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Document Max. Freq Min. Freq
A Dictionary of Greek and Roman biography and mythology (ed. William Smith) 48 48 Browse Search
Polybius, Histories 9 9 Browse Search
Knight's Mechanical Encyclopedia (ed. Knight) 6 6 Browse Search
Titus Livius (Livy), Ab Urbe Condita, books 26-27 (ed. Frank Gardner Moore, Professor Emeritus in Columbia University) 4 4 Browse Search
M. Tullius Cicero, De Officiis: index (ed. Walter Miller) 2 2 Browse Search
Appian, The Foreign Wars (ed. Horace White) 2 2 Browse Search
Titus Livius (Livy), Ab Urbe Condita, books 31-34 (ed. Evan T. Sage, Ph.D. Professor of Latin and Head of the Department of Classics in the University of Pittsburgh) 2 2 Browse Search
Samuel Ball Platner, Thomas Ashby, A Topographical Dictionary of Ancient Rome 1 1 Browse Search
J. B. Greenough, G. L. Kittredge, Select Orations of Cicero , Allen and Greenough's Edition. 1 1 Browse Search
Titus Livius (Livy), Ab Urbe Condita, books 31-34 (ed. Evan T. Sage, Ph.D. Professor of Latin and Head of the Department of Classics in the University of Pittsburgh) 1 1 Browse Search
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Browsing named entities in Titus Livius (Livy), Ab Urbe Condita, books 31-34 (ed. Evan T. Sage, Ph.D. Professor of Latin and Head of the Department of Classics in the University of Pittsburgh). You can also browse the collection for 212 BC or search for 212 BC in all documents.

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Titus Livius (Livy), The History of Rome, Book 31 (ed. Evan T. Sage, Ph.D. Professor of Latin and Head of the Department of Classics in the University of Pittsburgh), chapter 31 (search)
we had been worn out by besieging, for nearly three years, the city strongly fortified by land and sea, since now the Syracusans themselves preferred to be ruled by tyrants to being captured by us, we delivered to them a city taken and liberated by these same arms.After the death of Hieronymus, tyrant of Syracuse, Hippocrates and Epicydes, born in Carthage but descended on their father's side from a Syracusan exile, persuaded the Syracusans to join Carthage. After a three years' siege (214-212 B.C.) the city was taken by Marcellus. The Roman victory meant both the capture (captain) by the Romans and the liberation (liberatam) of the city from its foreign tyrants Hippocrates and Epicydes. See XXIV-XXV, passim. We do not deny that Sicily is our province and that the cities which were on the side of Carthage and in agreement with her made war on us are our vassals and tributaries; nay, on the contrary, we wish both you and all nations to know this, that each one's fortune is propo
Titus Livius (Livy), The History of Rome, Book 34 (ed. Evan T. Sage, Ph.D. Professor of Latin and Head of the Department of Classics in the University of Pittsburgh), chapter 4 (search)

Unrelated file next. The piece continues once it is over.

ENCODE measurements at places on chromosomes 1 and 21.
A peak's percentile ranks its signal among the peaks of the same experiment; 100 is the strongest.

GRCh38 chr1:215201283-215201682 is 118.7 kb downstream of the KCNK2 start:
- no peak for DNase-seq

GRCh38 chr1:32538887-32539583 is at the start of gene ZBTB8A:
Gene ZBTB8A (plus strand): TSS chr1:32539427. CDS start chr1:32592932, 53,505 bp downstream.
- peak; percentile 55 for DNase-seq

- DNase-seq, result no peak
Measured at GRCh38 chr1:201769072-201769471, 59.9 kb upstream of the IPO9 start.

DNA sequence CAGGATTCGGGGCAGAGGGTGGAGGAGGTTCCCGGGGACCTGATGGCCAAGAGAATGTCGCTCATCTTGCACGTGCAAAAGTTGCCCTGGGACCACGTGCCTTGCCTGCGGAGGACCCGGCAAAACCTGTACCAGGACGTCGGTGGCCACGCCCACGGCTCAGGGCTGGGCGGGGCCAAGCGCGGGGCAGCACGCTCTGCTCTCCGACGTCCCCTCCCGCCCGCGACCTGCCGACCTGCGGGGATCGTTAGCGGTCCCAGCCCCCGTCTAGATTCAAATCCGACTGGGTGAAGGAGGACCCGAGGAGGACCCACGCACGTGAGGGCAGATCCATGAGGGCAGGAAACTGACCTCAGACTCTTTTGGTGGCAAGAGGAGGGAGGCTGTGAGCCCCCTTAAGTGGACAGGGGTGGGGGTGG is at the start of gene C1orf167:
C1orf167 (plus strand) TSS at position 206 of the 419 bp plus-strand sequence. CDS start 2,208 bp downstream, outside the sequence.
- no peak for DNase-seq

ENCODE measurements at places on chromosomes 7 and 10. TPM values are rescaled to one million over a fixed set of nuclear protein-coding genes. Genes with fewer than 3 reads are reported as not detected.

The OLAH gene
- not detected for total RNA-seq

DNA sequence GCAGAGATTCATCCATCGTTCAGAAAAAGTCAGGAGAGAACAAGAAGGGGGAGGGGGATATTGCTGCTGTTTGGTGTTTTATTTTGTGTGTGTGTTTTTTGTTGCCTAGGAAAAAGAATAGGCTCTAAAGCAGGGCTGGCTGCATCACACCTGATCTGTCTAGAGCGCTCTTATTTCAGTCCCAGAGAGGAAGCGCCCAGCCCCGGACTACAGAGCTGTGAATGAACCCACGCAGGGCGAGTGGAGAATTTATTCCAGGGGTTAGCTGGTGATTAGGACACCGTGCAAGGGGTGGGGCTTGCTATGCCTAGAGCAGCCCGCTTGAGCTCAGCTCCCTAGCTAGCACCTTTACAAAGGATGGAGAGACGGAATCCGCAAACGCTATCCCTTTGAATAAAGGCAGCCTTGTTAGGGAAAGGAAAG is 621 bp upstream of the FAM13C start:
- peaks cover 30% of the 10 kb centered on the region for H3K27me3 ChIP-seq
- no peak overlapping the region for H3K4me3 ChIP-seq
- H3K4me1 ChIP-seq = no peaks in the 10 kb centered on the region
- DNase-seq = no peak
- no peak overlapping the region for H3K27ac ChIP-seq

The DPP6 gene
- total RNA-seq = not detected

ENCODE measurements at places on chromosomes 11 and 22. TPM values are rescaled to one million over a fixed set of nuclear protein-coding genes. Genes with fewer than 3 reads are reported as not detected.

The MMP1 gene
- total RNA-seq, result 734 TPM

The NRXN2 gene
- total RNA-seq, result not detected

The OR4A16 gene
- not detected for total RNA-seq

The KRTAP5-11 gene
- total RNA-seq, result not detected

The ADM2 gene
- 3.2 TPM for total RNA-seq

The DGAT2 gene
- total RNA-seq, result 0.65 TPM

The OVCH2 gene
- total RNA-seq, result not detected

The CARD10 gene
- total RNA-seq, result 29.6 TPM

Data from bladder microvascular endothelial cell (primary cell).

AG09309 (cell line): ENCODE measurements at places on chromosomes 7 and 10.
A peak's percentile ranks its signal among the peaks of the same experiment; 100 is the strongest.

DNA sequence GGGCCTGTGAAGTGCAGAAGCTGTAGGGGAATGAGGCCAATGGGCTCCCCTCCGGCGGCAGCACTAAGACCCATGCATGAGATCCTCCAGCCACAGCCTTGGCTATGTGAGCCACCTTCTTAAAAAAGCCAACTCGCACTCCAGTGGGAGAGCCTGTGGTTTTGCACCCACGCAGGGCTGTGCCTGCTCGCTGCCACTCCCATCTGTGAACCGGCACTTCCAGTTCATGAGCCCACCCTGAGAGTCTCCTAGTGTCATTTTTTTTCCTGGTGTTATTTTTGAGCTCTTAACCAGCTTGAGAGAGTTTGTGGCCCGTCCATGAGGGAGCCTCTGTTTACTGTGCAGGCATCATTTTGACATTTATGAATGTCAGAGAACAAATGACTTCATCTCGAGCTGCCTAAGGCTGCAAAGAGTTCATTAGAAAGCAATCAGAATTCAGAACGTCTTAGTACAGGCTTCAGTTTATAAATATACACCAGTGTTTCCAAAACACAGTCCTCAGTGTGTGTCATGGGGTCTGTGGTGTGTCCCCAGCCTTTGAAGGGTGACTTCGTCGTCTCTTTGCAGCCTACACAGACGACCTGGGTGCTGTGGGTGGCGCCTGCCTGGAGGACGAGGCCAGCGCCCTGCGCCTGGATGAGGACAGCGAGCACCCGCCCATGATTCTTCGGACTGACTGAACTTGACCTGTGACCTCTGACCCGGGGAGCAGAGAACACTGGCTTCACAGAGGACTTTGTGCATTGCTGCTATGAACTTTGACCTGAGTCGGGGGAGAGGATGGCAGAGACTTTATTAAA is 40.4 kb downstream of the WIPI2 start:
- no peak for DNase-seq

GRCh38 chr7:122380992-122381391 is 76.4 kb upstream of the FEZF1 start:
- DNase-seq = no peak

en the destruction of every great empire. The better and the happier becomes the fortune of our commonwealth day by day and the greater the empire grows —and already we have crossed into Greece and Asia, places filled with all the allurements of vice, and we are handling the treasures of kings —the more I fear that these things will capture us rather than we them. Tokens of danger, believe me, were those statuesMarcellus transferred to Rome works of art captured in Syracuse in 212 B.C. and thereby began a revolution in Roman taste (XXV. xl. 2). The pun on the military meaning of infesta signa can be more easily noted than reproduced. which were brought to this city from Syracuse. Altogether too many people do I hear praising the baublesThe ornamenta brought from Corinth were usually of bronze (hence bronze dishes and small statuary were commonly called Corinthia in Rome) and from Athens painted vases. of Corinth and Athens and laughing at the fictile antefixesThe antefixa
Titus Livius (Livy), The History of Rome, Book 34 (ed. Evan T. Sage, Ph.D. Professor of Latin and Head of the Department of Classics in the University of Pittsburgh), chapter 6 (search)
years our matrons lived virtuous lives without it, what danger is there that when it is repealed they will rush into riotous luxury? For if it were an ancient law, or passed for the purpose of holding feminine caprice under restraint, there would be danger that its abrogation would rouse their passion; but the occasion itself will tell you why the law was passed. Hannibal was in Italy, victorious at Cannae; he already held Tarentum,Tarentum did not surrender to him until 213 or 212 B.C. (XXV. xi. 20). Arpi, Capua; he seemed ready to march on our city of Rome; our allies had deserted us; we had no troops in reserve, no naval allies to maintain the fleet, no money in the treasury; slaves were being purchased for employment as soldiers, on condition that the price should be paid their owners after the war; the contractors agreed to furnish grain and other things demanded by the war on the same settlement-day;I.e., after the war; cf. XXIII. xlix. 1-3. we furnished